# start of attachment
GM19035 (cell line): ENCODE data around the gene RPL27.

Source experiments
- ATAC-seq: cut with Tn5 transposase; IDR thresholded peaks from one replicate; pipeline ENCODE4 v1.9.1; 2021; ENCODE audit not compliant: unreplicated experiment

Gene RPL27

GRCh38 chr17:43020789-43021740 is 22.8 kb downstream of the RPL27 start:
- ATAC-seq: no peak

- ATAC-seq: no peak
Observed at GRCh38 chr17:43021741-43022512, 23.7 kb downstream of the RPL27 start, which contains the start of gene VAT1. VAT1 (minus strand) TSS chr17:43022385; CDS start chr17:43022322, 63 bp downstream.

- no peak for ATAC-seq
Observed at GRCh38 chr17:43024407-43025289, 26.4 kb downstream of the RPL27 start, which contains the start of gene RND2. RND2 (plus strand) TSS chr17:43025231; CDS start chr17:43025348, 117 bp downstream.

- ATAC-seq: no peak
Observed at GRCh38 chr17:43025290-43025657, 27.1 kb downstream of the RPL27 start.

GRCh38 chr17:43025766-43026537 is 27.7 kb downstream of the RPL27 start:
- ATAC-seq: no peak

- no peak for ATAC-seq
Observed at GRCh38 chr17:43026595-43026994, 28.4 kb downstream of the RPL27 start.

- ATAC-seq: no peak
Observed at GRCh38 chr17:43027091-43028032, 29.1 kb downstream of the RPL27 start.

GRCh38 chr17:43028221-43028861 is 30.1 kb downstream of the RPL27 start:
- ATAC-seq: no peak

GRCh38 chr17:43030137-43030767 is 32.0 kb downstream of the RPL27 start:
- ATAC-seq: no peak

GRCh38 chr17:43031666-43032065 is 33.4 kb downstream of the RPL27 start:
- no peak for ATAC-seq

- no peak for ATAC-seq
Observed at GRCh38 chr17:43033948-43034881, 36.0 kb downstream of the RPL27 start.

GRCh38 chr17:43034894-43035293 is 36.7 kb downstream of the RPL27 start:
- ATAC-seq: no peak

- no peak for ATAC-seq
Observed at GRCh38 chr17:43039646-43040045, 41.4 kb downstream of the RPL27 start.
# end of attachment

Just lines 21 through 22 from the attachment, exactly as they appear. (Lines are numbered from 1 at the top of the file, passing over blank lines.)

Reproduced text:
GRCh38 chr17:43030137-43030767 is 32.0 kb downstream of the RPL27 start:
- ATAC-seq: no peak